CyberSec Researchers Reveal 2 Million Devices Vulnerable as Botnet Launch Pad

Firmware security firm Eclypsium and Synopsys Cybersecurity Research Center (CyRC) released reports last week of global hardware flaws and multiple API holes discovered in a call center software suite.

The separate reports follow news from F-Secure that 150 different HP multifunction printer (MFP) products are rife with security vulnerabilities. With HP estimated at 40% of the hardware peripherals market, many companies across the world are likely using vulnerable devices, according to F-Secure.

Latvia-based MikroTik, a provider of wireless routers and ISP devices since 1996, has more than two million devices deployed worldwide. These devices are powerful. Eclypsium research published on December 9 shows that they are also often very vulnerable.

The CyRC revealed on December 7 that the weak Application Programming Interface (API) router can be exploited remotely to read system parameters without authentication. It may also allow arbitrary code execution for any authenticated user via unrestricted file download. The affected software leaves employees and customers vulnerable to stolen passwords, phishing emails and other data stolen from the server.

The Eclypsium blog promotes the report

MikroTik devices are a favorite among threat actors who have commandeered the devices for everything from DDoS attacks, command and control (aka “C2”), traffic tunneling, and more, according to MikroTik research d ‘Eclypsium titled ‘When Bees Become Murderous Hornets’, which forms the basis of the report.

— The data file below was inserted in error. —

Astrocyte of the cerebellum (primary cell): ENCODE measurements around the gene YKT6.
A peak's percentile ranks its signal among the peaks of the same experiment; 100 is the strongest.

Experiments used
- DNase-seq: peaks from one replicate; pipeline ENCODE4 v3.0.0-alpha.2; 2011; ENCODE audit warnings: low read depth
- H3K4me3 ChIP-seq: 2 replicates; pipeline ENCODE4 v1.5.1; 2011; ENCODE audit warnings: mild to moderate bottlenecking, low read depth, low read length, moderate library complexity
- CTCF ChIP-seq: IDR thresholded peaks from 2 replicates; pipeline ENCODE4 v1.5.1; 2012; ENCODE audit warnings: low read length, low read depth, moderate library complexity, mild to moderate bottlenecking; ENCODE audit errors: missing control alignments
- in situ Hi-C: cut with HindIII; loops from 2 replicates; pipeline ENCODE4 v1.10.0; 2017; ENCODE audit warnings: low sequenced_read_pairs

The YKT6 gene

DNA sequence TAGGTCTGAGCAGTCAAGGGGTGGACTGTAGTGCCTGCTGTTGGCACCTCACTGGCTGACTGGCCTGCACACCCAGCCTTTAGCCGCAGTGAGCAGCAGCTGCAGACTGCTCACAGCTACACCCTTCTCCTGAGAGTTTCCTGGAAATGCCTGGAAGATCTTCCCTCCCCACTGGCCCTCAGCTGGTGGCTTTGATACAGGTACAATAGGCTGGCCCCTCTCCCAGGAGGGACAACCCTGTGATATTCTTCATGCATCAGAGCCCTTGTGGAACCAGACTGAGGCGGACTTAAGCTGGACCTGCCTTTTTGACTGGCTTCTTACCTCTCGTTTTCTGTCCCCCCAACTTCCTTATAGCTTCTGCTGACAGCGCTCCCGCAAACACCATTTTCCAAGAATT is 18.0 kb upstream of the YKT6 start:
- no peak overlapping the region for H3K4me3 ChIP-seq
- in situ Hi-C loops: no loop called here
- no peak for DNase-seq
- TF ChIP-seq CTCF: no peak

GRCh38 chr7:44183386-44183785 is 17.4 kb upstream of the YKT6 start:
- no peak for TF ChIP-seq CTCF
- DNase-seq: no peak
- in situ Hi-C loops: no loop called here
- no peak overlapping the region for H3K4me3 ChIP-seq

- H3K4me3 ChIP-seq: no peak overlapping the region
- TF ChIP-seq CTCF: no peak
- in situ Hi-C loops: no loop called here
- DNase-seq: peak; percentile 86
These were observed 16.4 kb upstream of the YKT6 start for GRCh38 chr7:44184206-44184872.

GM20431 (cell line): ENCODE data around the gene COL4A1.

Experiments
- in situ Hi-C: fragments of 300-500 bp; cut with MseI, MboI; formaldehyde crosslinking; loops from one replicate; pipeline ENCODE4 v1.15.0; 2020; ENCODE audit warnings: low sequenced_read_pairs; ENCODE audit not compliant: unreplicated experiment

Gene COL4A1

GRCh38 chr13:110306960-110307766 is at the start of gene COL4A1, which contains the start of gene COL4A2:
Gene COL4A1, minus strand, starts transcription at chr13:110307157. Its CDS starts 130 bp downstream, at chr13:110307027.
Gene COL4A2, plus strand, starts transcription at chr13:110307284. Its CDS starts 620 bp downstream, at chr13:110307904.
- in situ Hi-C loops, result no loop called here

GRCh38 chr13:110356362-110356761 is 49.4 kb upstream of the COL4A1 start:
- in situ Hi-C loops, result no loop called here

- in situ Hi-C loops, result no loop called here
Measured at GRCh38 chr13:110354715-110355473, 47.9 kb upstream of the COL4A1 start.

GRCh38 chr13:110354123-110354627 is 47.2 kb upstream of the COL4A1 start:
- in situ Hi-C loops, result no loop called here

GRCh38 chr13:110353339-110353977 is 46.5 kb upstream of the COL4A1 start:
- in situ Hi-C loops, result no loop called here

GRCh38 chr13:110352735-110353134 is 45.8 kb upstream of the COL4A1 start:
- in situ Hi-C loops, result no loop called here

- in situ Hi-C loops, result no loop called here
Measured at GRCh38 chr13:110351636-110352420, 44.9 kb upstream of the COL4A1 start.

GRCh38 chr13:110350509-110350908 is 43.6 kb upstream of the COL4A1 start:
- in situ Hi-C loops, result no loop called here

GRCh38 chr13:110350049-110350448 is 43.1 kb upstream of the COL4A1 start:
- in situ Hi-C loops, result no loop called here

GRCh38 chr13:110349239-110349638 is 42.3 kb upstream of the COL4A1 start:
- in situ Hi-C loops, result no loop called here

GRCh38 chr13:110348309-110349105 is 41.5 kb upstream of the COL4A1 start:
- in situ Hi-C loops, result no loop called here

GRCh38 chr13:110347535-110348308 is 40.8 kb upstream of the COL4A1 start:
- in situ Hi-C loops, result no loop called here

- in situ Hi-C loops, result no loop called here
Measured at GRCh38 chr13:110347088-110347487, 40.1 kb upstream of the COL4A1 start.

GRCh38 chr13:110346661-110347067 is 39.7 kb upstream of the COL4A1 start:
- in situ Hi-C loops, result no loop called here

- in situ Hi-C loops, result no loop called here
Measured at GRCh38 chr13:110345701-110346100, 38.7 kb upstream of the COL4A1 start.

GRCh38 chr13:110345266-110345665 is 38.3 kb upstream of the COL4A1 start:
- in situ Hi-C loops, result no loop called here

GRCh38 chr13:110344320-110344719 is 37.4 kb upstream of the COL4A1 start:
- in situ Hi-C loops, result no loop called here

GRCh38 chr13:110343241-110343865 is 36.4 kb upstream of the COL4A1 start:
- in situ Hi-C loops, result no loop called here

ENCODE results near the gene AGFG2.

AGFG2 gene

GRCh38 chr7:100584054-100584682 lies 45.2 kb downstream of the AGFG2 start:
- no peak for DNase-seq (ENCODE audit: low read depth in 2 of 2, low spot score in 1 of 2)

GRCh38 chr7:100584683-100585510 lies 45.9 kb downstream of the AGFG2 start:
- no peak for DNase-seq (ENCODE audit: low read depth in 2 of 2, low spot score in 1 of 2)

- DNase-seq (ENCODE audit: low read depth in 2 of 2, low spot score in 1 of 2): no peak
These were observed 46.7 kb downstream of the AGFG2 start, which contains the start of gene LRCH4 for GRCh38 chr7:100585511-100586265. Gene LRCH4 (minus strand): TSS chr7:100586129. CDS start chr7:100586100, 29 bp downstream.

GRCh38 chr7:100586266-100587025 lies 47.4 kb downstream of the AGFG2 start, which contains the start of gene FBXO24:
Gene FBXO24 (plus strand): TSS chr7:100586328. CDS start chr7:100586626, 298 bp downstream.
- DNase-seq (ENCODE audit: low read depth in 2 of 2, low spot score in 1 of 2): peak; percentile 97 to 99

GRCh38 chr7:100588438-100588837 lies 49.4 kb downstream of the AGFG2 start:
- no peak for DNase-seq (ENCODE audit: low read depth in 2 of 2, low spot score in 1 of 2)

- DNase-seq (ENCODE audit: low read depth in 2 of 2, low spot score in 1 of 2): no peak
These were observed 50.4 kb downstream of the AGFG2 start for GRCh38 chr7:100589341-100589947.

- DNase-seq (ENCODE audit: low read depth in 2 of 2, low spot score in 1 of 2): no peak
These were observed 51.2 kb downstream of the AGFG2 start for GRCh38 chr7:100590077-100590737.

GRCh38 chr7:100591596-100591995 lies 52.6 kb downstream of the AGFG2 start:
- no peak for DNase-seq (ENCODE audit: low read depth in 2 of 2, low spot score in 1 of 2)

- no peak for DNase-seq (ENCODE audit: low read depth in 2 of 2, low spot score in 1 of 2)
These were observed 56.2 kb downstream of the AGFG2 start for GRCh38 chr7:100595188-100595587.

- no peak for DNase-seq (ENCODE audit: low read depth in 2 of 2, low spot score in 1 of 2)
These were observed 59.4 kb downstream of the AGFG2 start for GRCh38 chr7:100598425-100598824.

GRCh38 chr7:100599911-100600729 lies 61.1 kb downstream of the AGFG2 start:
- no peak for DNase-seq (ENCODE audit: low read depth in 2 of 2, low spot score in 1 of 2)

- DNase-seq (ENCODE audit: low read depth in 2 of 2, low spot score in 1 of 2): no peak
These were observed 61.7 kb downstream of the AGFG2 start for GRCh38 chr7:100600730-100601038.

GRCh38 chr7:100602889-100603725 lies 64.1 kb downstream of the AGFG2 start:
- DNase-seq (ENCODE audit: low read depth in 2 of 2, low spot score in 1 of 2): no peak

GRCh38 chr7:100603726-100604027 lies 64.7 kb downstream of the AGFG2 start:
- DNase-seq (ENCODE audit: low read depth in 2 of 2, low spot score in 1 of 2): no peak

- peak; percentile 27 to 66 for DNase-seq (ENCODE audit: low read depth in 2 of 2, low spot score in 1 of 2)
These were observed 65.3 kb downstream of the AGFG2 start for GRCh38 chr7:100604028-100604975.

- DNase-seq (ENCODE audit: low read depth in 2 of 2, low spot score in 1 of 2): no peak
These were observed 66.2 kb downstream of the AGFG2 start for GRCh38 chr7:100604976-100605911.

Some of the research sheds light on this problem. The report maps the vendor’s attack surface, then provides researchers and security teams with tools they can use to find vulnerable and already compromised devices.

Since such a large percentage of these devices have been in a vulnerable state for many years, researchers also decided to leverage the same tactics, techniques, and procedures (TTPs) that attackers use. This helped to find out if a given device might already be compromised and determine whether it is patched or not.

The report examines 1) why these devices are being targeted, 2) known threats and capabilities, 3) mapping attack surfaces in the wild, and 4) what enterprise security teams can do about it.

Main target MikroTik

The increase in users working from home presents attackers with a host of easily detectable vulnerable devices that can provide attackers with easy access to employee home devices and corporate resources.

“Indeed, the perimeter has as many holes as a honeycomb has hexagons,” according to the report. “Threat actors have the tools to find vulnerable MikroTik devices that many companies don’t.”

Researchers have found that MikroTik devices are prone to vulnerabilities. They often come with default credentials of admin/blank passwords. Even devices intended for enterprise environments come with no default settings for the WAN port.

MikroTik’s auto-upgrade feature is rarely enabled. Many devices are simply never updated. They have a complex configuration interface, so users can easily make risky mistakes.

Researchers have found thousands of vulnerable and easily detectable end-of-life devices on the Internet, some over a decade old. Collectively, attackers have plenty of opportunities to take full control of very powerful devices. They can target devices behind the LAN port as well as on the Internet.

How to mitigate vulnerable devices

Eclypsium customers can use its network device scanner to identify MikroTik devices. This process uses HTTP and UPnP responses from devices up to the specific version.

The platform also provides automated scanning of MikroTik devices to identify vulnerabilities and threats. This will locate devices that need upgrades or fixes.